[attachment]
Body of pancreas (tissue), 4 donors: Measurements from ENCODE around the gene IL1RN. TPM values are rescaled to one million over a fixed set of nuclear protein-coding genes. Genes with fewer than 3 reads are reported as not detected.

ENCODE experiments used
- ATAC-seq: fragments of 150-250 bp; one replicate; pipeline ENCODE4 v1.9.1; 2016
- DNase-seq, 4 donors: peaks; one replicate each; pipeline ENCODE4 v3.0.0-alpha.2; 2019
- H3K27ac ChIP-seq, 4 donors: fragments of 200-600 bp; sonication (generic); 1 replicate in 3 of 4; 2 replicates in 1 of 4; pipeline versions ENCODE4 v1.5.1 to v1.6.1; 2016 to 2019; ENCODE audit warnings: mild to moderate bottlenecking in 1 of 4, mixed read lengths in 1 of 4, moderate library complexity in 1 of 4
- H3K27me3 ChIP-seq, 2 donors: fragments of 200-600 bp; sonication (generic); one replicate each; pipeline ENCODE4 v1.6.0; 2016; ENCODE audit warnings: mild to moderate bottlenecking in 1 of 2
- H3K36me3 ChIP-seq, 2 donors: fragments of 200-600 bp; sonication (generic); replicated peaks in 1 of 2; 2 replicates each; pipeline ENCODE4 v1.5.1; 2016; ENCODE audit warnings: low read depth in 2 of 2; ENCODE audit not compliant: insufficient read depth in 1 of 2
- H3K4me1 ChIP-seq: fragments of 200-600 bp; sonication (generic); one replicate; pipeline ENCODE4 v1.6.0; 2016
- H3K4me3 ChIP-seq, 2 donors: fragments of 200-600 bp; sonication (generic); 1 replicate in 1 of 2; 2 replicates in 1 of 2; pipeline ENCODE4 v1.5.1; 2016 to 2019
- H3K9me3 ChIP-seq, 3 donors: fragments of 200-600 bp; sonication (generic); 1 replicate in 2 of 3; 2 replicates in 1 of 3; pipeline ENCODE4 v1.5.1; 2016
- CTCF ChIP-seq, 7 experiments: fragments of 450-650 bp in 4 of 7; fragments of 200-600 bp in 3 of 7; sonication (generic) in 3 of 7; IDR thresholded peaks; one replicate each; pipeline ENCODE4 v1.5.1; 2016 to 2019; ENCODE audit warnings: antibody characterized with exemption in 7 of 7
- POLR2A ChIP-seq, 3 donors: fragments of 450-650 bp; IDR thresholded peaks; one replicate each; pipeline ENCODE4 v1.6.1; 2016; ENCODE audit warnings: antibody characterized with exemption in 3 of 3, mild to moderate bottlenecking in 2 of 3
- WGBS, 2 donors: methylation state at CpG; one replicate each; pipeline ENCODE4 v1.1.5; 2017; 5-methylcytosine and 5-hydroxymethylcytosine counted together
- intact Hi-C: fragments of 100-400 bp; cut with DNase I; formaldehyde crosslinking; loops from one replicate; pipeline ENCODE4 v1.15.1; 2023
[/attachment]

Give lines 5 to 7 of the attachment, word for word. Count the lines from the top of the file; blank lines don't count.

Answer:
- H3K27ac ChIP-seq, 4 donors: fragments of 200-600 bp; sonication (generic); 1 replicate in 3 of 4; 2 replicates in 1 of 4; pipeline versions ENCODE4 v1.5.1 to v1.6.1; 2016 to 2019; ENCODE audit warnings: mild to moderate bottlenecking in 1 of 4, mixed read lengths in 1 of 4, moderate library complexity in 1 of 4
- H3K27me3 ChIP-seq, 2 donors: fragments of 200-600 bp; sonication (generic); one replicate each; pipeline ENCODE4 v1.6.0; 2016; ENCODE audit warnings: mild to moderate bottlenecking in 1 of 2
- H3K36me3 ChIP-seq, 2 donors: fragments of 200-600 bp; sonication (generic); replicated peaks in 1 of 2; 2 replicates each; pipeline ENCODE4 v1.5.1; 2016; ENCODE audit warnings: low read depth in 2 of 2; ENCODE audit not compliant: insufficient read depth in 1 of 2